Guatemalan Mothers, Spanish Students Connect

December 13, 2021 / Andrea Wenger
Students chat with Ms. Eshelman-Robles' mother,  Sonia Maltez, in Guatemala.
Students chat with Ms. Eshelman-Robles' mother,  Sonia Maltez, in Guatemala.

When Covid shut down the massive dump outside Guatemala City, some 40,000 people lost their livelihood. Project Olas helped to re-employ some of those mothers as language tutors, and EMHS Spanish IV students are among the beneficiaries.

The program provides access to relationship-centered language education,  and provides “Olas Moms” with access to safe and sustainable work, according to Project Olas’ website. Georgetown University students launched the project, pairing U.S. students for conversation with mothers who make a living in economies that spring up around the city dump.

Founder, “Rebecca,” is an American who graduated from a Guatemalan high school and contends that “education built upon textbooks can teach us, but education centered in relationships will transform us.”

Valeria Eshleman-Robles, EMHS Spanish teacher, saw that play out with her students. As they dove into a unit on Guatemala, Eshelman-Robles’ home country, she engaged with Project Olas, who paired them with mothers at the dumpsite.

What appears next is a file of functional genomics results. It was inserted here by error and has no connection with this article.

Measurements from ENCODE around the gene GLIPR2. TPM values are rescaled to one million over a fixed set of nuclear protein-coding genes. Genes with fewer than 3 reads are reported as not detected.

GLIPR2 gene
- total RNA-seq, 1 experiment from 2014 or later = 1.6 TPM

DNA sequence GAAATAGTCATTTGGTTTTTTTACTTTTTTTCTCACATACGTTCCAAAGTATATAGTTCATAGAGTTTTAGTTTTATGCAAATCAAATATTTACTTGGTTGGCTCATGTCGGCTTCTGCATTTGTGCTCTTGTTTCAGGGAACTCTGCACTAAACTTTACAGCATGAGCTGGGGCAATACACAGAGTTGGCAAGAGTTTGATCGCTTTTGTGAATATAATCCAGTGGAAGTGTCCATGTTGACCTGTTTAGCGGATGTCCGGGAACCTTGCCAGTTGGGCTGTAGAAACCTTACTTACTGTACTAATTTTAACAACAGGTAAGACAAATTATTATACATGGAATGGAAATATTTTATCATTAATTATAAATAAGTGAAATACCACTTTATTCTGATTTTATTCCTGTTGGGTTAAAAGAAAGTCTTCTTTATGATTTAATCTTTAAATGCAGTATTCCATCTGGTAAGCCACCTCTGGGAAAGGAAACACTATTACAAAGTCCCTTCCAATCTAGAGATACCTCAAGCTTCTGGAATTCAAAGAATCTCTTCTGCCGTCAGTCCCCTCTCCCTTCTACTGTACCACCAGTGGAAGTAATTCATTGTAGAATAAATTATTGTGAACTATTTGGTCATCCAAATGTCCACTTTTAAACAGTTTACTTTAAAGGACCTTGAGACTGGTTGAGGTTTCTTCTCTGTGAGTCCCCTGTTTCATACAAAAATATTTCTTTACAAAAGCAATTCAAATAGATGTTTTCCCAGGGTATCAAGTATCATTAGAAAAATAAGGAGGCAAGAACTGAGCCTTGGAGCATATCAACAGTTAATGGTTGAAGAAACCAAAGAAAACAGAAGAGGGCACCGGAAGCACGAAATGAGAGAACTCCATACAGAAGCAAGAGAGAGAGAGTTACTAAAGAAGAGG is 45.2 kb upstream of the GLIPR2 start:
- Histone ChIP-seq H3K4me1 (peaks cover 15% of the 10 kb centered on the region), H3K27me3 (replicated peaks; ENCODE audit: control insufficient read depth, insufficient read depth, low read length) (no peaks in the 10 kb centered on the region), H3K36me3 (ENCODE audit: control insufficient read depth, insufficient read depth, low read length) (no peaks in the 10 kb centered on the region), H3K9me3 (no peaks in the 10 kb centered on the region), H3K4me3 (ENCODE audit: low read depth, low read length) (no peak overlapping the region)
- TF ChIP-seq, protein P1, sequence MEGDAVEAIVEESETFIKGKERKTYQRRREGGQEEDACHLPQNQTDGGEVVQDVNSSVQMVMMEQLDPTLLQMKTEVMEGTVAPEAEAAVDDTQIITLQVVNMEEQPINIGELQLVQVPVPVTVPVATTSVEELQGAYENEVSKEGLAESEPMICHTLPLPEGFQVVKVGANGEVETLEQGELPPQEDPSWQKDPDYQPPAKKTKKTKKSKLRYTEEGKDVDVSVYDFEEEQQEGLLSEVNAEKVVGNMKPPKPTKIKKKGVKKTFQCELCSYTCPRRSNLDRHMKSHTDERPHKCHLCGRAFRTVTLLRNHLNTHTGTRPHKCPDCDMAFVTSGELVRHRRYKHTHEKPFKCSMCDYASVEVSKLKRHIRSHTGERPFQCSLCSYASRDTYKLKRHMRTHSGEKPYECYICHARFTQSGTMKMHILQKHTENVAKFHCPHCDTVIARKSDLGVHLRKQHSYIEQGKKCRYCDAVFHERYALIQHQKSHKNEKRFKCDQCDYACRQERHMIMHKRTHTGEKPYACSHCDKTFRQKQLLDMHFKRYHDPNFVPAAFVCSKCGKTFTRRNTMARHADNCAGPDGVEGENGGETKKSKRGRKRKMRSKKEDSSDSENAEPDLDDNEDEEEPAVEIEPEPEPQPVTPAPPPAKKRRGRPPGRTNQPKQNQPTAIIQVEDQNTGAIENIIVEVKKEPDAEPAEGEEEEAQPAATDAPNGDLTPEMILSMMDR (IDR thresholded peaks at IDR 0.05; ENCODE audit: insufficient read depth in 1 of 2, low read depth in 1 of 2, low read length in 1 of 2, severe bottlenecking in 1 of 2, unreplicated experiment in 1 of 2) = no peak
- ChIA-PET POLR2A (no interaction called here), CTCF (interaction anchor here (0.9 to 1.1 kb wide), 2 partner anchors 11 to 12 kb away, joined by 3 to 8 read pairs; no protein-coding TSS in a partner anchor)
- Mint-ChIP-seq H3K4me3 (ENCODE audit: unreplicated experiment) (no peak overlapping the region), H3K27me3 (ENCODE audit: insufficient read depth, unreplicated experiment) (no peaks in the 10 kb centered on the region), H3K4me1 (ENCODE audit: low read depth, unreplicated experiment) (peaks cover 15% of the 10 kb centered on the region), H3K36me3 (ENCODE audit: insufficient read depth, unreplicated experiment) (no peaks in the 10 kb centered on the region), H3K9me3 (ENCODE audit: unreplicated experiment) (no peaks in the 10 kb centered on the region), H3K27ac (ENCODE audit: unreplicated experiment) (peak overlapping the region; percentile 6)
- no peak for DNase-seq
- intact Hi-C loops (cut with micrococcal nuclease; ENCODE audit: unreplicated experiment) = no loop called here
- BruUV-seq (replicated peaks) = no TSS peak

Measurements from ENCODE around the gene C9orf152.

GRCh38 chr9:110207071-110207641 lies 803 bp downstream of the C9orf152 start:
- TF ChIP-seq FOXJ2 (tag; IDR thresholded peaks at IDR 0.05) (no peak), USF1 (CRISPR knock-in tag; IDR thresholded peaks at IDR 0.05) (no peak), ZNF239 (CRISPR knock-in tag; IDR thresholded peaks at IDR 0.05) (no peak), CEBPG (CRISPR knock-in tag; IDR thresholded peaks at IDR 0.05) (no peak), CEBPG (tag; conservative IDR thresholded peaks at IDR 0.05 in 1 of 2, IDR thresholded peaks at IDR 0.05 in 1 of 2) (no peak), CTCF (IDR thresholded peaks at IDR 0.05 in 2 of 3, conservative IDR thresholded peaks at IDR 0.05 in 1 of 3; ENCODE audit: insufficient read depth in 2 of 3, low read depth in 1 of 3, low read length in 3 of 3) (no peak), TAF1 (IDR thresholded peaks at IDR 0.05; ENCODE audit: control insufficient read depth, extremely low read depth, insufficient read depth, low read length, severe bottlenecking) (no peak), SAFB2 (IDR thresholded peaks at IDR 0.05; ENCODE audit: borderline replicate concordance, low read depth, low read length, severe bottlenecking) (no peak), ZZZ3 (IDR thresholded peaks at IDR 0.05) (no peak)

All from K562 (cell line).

Most students do the sessions at home using  voice notes in Whatsapp, while some have used Zoom, she explained. “It is hard to ‘capture’ the magic happening,” she said when asked about a photo of the interaction. “But it has allowed for  for high-impact language practice online, without a doubt,” she said.

“Our students practice, chat, and get to know real people while women who already had a hard time before COVID, now have a steadier income,” she explains.

“It was a great opportunity,” said Malia Bauman ’22. “It pushed me out of my comfort zone and allowed me to gain more confidence in my speaking abilities.”

Another connection made possible by technology was a recent group class chat with Ms. Eshelman-Robles’ mother,  Sonia Maltez.

Students took turns asking questions in Spanish about Guatemalan Christmas traditions. The comfortable conversation also helped the students to better know their teacher, who shares generously with them about her own journey as an immigrant, now in her third year in the United States.

COVID has made many students and teachers understandably weary, and leery, of technology in the classroom. This semester, however, it has been a gift to EMHS Spanish students, who have learned not only Spanish, but about the economy and culture of Guatemala City.

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